The 100 recap: Thirteen
How does Clarke move on from this? (And how do we!?)
“If you’ve been up all night and cried till you have no more tears left in you — you will know that there comes in the end a sort of quietness. You feel as if nothing is ever going to happen again.”
These words are from another sci-fi series: C.S. Lewis wrote it about the children in The Lion, The Witch, and The Wardrobe, but the description comes to mind when watching the last shot of Clarke in “Thirteen.” She is staring at a bloody, empty space; she looks emotionally spent, lost. She’s endured death before — even the death of a loved one before — but this could be the one that finally breaks her.
But though Clarke (and the Pevensie children) might feel as if nothing will happen again, we know it will — lots and lots of things will happen. Because this is the Ground. A war is still coming, and with Lexa’s death, peace may no longer be on the table. Clarke will have to find a way to move on without her.
And we must, too. I’d be lying if I said I didn’t feel a little emotionally spent myself. But this was an amazing hour of television. As hard as that death was, it’s one of my favorite episodes of The 100 so far, and I want to talk about it with you. So let’s get to the recap…
We start where we left off, with Murphy in Titus’ dungeon. As the flamekeeper prays to the infinity symbol flag on the wall (“you pray to garbage,” Murphy tells him), it’s clear this is more of a temple than a dungeon. Well, a temple where torture happens, at least. Murphy spills all he knows about Jaha and A.L.I.E. and the end of the world.
Cut to 97 years earlier, where we see A.L.I.E.’s creator, Rebecca, in the sky working on a piece of tech. She is aboard Polaris, a ship she owns, which she launched into space so she could work away from A.L.I.E. But even space isn’t far enough away from A.L.I.E. Chris (the man who shot himself in the bunker) video-chats in to tell Rebecca that A.L.I.E. got out and is on the grid; he’s already attempted the failsafe with no luck. She’s cracking nuclear codes in order to reduce the world’s too-high population.
Watching from space, Rebecca, her assistant, and the commander of Polaris, see dozens of missiles heading to and from the U.S. As the world explodes, Rebecca says, “What have I done?”
Two years later, Rebecca is still working on her tech aboard Polaris. She’s injected herself with something black — we’ve seen that before! — when the commander comes in and tells her to stop. See, today is Unity Day, when the 13 ships dock to one another, and now that he knows that Becca caused the end of the world, he’s not going to let the second (potentially genocidal) AI she’s working on go with them.
Becca explains that A.L.I.E. 1 didn’t understand what it meant to be human, but A.L.I.E. 2 will. The assistant, ignoring her, tells the commander they’ll need to round up and float the hard drives and prototypes to truly get rid of 2.0. But Becca isn’t ready to give up her life’s work, and she seals them outside of the lab.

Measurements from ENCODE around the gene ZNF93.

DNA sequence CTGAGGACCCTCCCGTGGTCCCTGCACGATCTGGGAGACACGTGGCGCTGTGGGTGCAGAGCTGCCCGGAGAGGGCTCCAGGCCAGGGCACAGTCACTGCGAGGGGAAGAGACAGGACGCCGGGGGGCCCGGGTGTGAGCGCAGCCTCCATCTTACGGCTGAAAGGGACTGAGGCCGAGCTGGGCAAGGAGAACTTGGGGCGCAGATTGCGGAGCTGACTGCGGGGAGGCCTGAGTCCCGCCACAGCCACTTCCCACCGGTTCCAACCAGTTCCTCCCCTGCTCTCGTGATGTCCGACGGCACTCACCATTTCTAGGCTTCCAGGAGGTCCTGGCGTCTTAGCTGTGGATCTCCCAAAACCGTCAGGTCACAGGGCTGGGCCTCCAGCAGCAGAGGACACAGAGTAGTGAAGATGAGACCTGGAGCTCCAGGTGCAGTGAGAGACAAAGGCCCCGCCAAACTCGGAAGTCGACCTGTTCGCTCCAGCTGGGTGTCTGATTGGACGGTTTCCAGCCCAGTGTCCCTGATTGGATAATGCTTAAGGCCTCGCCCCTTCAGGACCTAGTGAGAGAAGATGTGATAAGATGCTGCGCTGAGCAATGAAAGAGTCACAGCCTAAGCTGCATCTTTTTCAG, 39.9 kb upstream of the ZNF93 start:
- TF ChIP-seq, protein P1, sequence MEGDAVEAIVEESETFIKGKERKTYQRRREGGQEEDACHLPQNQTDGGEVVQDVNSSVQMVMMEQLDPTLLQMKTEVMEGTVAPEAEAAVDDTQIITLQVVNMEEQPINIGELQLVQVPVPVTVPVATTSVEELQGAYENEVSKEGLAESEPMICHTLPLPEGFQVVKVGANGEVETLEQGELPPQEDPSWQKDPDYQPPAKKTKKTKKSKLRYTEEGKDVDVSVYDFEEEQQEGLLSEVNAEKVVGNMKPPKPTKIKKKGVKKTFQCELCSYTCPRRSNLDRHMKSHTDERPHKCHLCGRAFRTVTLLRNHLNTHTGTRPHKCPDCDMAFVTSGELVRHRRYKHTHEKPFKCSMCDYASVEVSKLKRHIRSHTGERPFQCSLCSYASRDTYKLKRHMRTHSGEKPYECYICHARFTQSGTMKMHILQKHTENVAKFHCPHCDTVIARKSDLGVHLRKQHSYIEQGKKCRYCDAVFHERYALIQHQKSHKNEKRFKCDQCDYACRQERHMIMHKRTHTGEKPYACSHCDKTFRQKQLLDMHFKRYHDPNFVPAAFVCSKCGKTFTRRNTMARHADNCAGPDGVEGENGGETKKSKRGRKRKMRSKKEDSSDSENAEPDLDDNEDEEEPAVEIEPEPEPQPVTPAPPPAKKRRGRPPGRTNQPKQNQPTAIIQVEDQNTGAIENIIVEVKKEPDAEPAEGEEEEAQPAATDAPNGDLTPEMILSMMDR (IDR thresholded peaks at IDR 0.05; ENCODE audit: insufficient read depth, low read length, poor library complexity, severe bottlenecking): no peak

She pleads with them to listen — “let me save us” — but the commander would rather die than let the AI dock. Alpha Station, the U.S. station, informs them that Russia and China have stopped docking maneuvers because Polaris isn’t also going along, and if the rogue station doesn’t get in place in 60 seconds, they’ll fire. (I am not an aerospace engineer, but I have seen The Martian, and I feel like docking 13 units at the same time maybe isn’t the safest? A.L.I.E. 2 probably would agree with me.)
With 10 seconds left, Becca jumps into a pod and tells Polaris to go on without her. The commander tells Alpha they’re beginning maneuvers, but Alpha says 200 years in space will require extreme measures and they want Polaris to becomes a lesson to the rest of humanity — and Alpha blows up Polaris. So begin the strict consequences of the Ark.
Luckily, or not luckily depending on how you look at it, Rebecca made it out just in time. She lands on Earth and cracks her helmet. I was hoping she had seen The Martian until she just rips off the helmet anyway. Apparently, she doesn’t mind critical radiation levels. She sees people walking toward her and yells, “I’m here to help!” And fun fact: She’s wearing a spacesuit that says “Commander.” (!!!!)
NEXT: So how does this tie into Polaris…
Back in the Polaris temple, Murphy is trying to get out. While looking for a way out, he notices the Polaris pod. When Titus returns, Murphy attacks him — but Titus is the person who trains the commander; Murphy is a kid who spent most of his life oxygen deprived… what I’m trying to say is, Titus is about to crush Murphy.
But our cat with nine lives has a little more info to give: He describes how Polaris is part of both the Ark and Grounder stories. The wall sketches in the room depict a woman who fell from the sky, Murphy explains; Titus knows the people around her are the first night bleeders. He lets Murphy live, but knocks him out.
Titus is having a busy day: It’s also Ascension Day. Earlier, Lexa was trying to have the ceremony, which honors past commanders, but Semet from Sector 4 interrupts. He’s brought Octavia as a prisoner of war and demands that the commander avenge the deaths of his village.
Clarke points out that not all of Skaikru are at fault; not everyone agrees with the current Arkadia leadership. Lexa agrees and says that they have to give the Sky People time to right their own wrongs (a.k.a. take out Pike, YES), but Titus wants more. As a compromise, Lexa calls the 12 clans to march on Arkadia to “contain” it. There will be a blockade, and once the Sky People rise up against their chancellor, the Grounder alliance will welcome them back. Any Skaikru caught across the line will be subject to a kill order. In the Commander’s new, enlightened way of handling conflict she explains, “It is not vengeance; it is justice.”